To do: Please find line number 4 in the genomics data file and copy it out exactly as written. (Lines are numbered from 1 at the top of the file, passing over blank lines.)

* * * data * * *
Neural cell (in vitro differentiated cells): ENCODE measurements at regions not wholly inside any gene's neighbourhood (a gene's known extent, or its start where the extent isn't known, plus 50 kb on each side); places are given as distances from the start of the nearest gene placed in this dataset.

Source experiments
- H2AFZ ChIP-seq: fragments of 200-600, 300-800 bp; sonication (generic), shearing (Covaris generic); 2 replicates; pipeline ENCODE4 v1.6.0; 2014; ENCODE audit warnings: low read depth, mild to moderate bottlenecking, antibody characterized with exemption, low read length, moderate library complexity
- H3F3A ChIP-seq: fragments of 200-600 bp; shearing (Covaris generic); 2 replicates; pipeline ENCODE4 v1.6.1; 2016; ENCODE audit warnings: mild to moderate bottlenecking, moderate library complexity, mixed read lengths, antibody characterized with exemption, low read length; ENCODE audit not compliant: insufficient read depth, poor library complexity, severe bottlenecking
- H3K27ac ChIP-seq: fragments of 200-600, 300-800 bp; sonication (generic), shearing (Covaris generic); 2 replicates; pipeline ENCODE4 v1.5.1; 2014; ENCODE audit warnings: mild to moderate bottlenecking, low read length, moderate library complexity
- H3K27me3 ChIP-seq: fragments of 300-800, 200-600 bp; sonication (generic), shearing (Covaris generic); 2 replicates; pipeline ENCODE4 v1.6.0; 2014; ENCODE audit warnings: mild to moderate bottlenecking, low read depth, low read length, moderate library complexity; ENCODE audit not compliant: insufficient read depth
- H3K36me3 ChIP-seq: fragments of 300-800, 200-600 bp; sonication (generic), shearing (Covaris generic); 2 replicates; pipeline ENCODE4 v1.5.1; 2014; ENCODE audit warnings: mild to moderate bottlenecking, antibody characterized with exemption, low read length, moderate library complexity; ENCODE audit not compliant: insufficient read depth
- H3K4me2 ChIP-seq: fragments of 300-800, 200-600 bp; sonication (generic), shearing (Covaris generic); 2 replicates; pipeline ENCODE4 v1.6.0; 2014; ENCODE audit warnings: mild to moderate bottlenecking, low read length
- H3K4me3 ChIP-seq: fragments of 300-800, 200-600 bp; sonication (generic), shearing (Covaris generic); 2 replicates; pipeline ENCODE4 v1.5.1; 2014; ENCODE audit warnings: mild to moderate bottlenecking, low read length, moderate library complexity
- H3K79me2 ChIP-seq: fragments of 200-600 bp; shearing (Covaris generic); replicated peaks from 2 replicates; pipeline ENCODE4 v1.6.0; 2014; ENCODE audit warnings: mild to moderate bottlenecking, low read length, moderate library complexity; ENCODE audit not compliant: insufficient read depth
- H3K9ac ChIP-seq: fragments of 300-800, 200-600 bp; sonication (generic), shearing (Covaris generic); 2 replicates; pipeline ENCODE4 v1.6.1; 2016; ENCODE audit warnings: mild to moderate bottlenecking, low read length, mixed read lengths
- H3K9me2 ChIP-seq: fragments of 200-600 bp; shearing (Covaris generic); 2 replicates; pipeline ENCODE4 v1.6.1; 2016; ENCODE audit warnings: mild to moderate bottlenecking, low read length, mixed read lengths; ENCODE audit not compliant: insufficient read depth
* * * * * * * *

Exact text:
- H3F3A ChIP-seq: fragments of 200-600 bp; shearing (Covaris generic); 2 replicates; pipeline ENCODE4 v1.6.1; 2016; ENCODE audit warnings: mild to moderate bottlenecking, moderate library complexity, mixed read lengths, antibody characterized with exemption, low read length; ENCODE audit not compliant: insufficient read depth, poor library complexity, severe bottlenecking